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Playing your credit cards right

MORE FOR YOUR MONEY

October 27, 2013|Catharine Hamm
  • Not all cards work for you abroad so it's important to use a variety of financial tools.
Not all cards work for you abroad so it's important to use a variety… (Elise Amendola / Associated…)

And the winner is ... United Mileage Plus. And cash.

This year, "More for Your Money" has concentrated on credit cards that can be used abroad. It can be tricky because U.S. cards, which have a magnetic stripe, aren't always accepted abroad. Much of the rest of the world uses credit cards with a smart chip that require a PIN to complete a transaction.

For The Record
Los Angeles Times Friday, November 22, 2013 Home Edition Main News Part A Page 4 News Desk 2 inches; 73 words Type of Material: Correction
Credit cards for travel: In the Oct. 27 Travel section, The More for your Money column about credit cards that can be used abroad said that a USAA chip and PIN credit card failed to work properly in Europe. A chip-and-PIN card was requested during the application process, but after publication of the article, USAA notified The Times that the card sent was a conventional MasterCard and not a chip and PIN card.
For The Record
Los Angeles Times Sunday, November 24, 2013 Home Edition Travel Part L Page 3 Travel Desk 2 inches; 70 words Type of Material: Correction
Credit cards: The More for your Money column in the Oct. 27 Travel section about credit cards that can be used abroad reported that a USAA Chip and PIN credit card failed to work properly in Europe. A chip-and-PIN card was requested during the application process, but after publication of the article, USAA notified The Times that the card sent was a conventional MasterCard and not a chip and PIN.

U.S. cards are supposed to work abroad but don't always, readers have told us (and I know from my experience). So we've been hot on the trail of chip and PIN cards available in the U.S. (the choices for leisure travelers are slim) and other financial tools.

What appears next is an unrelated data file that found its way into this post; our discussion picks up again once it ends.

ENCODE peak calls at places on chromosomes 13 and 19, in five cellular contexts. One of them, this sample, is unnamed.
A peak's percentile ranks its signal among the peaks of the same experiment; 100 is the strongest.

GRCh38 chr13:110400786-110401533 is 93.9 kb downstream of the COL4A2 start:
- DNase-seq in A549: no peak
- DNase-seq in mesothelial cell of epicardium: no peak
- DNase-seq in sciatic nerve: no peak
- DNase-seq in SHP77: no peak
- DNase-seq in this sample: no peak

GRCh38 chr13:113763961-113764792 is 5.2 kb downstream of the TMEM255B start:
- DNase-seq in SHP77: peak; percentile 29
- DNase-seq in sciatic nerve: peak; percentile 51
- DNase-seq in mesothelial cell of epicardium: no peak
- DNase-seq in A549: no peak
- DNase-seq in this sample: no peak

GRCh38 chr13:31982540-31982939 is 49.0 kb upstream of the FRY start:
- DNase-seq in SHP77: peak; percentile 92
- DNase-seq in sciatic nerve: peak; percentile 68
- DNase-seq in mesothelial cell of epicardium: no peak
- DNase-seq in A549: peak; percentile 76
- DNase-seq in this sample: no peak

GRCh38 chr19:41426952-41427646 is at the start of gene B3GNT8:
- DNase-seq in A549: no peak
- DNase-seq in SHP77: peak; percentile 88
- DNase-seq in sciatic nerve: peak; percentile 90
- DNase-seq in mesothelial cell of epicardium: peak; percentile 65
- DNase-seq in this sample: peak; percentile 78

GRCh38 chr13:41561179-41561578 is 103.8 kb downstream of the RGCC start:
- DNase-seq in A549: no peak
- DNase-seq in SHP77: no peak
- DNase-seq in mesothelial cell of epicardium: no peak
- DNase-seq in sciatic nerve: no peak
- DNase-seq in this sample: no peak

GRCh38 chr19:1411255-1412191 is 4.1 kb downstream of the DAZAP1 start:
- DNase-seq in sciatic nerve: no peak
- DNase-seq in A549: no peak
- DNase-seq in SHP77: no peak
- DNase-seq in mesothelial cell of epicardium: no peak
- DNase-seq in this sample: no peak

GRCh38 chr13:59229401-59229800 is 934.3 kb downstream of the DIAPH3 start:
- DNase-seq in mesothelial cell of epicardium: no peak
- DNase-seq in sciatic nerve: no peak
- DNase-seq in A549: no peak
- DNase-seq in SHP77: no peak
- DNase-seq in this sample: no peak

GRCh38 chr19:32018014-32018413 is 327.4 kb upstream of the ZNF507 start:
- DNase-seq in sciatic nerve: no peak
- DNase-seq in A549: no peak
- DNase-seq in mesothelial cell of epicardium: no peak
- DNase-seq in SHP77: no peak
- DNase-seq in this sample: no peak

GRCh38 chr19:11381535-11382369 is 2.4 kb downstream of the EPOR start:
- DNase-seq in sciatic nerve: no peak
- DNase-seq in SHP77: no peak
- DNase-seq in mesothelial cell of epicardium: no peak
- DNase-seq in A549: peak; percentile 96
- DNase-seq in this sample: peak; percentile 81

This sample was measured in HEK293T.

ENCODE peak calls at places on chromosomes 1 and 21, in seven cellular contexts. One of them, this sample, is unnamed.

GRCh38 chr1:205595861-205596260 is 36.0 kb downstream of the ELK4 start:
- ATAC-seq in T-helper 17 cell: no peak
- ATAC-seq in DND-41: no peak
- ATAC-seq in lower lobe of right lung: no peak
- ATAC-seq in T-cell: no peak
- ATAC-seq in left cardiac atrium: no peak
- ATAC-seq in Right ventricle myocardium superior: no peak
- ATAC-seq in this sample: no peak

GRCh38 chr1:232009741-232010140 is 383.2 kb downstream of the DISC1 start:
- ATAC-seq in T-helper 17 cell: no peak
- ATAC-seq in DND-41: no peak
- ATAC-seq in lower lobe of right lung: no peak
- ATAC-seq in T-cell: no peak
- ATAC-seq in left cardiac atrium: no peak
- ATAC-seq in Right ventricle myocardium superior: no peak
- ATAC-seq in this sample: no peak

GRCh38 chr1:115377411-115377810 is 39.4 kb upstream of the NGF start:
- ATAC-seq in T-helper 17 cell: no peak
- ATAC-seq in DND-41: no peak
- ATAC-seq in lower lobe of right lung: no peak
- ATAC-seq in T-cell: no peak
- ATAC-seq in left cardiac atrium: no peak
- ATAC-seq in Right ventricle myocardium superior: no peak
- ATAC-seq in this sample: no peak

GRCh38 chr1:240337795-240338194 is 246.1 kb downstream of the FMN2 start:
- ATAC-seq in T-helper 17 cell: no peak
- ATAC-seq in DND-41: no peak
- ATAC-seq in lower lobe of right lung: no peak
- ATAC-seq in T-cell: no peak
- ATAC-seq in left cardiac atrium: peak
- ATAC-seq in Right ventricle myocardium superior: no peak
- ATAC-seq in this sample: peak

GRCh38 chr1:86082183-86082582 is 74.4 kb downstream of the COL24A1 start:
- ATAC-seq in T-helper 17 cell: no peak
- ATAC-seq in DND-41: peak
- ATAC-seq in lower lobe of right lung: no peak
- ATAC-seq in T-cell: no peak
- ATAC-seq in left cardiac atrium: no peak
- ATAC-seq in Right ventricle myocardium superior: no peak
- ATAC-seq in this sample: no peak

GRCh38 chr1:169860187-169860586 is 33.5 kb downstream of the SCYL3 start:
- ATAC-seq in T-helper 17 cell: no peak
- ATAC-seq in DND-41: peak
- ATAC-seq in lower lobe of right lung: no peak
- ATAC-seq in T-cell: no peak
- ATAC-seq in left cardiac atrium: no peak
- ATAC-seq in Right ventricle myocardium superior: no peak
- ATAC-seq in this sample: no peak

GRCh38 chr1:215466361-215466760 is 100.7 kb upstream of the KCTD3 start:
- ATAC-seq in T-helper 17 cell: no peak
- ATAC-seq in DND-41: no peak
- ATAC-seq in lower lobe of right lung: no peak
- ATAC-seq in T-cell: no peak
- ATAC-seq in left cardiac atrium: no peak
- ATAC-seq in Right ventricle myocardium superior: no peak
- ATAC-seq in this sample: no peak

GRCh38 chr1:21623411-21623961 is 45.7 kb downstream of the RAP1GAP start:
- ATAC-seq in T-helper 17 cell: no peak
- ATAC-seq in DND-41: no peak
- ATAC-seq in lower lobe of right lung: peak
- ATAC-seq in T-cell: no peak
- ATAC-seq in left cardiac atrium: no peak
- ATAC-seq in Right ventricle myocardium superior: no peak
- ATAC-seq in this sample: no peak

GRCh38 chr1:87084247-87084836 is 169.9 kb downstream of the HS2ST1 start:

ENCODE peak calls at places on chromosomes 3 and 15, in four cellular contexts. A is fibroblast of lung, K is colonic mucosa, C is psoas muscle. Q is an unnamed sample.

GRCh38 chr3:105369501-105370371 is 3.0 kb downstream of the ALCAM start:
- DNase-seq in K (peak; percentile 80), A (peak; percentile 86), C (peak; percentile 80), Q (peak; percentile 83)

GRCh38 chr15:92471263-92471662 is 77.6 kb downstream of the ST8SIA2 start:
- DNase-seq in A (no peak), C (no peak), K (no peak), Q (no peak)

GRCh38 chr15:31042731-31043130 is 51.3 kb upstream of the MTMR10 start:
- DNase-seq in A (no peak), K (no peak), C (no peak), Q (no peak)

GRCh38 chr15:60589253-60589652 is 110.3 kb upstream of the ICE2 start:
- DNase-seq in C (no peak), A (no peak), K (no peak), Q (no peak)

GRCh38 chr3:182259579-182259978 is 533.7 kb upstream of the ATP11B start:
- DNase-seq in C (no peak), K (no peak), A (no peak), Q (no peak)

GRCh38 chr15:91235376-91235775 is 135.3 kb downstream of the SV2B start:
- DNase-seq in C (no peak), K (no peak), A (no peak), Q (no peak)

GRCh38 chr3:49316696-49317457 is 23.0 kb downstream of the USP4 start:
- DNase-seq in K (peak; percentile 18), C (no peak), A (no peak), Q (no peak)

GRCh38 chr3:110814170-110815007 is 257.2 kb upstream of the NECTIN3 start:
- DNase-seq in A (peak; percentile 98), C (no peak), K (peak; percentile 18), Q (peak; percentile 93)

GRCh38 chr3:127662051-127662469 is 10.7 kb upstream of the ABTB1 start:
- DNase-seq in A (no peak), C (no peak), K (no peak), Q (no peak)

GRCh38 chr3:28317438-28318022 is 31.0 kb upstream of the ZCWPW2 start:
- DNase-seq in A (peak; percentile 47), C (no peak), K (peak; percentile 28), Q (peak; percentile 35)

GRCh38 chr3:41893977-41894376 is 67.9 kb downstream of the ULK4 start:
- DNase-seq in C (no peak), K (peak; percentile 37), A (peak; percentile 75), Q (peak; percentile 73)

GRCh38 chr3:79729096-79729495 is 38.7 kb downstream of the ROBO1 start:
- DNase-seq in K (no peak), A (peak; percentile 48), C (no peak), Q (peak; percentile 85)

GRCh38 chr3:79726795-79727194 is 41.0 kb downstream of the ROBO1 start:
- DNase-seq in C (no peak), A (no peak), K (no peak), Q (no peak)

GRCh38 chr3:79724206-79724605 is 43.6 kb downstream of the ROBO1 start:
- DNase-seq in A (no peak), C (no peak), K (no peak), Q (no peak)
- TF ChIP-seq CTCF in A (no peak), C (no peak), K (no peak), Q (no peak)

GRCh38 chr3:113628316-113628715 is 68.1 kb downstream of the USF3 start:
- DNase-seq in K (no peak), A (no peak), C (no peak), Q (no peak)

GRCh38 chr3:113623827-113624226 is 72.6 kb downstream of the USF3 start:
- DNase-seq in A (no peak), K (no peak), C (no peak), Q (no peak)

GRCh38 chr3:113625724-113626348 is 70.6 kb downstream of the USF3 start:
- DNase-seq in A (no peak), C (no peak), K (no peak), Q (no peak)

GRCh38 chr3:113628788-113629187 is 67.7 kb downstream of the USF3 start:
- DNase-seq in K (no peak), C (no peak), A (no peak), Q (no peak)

A recent trip to London and a short trip to France gave me a chance to try out some of the alternatives. I took with me a USAA Chip and PIN Platinum MasterCard, the new Travelex Multi-currency Cash Passport Prepaid MasterCard, a Chase Sapphire credit card, a United Mileage Plus credit card, an American Express card (these three magnetic stripe); a British Airways Chip and Signature card, plus ATM cards.

Bottom line: After all my wailing and gnashing of teeth, I had consistent success with the United Mileage Plus card. No chip, no PIN, just an old-fashioned (although new to me) card. The other tools in my financial tool chest proved problematic.

Here is a brief report card, by no means complete, on what I found.

Prebooking Eurostar tickets online, London-Paris: I tried to use my USAA Chip and PIN card; it did not work, but I wasn't concerned because I had read that Chip and PIN doesn't always work well for online purchases. The Chase Sapphire card worked and presumably earned me double points for my travel purchase.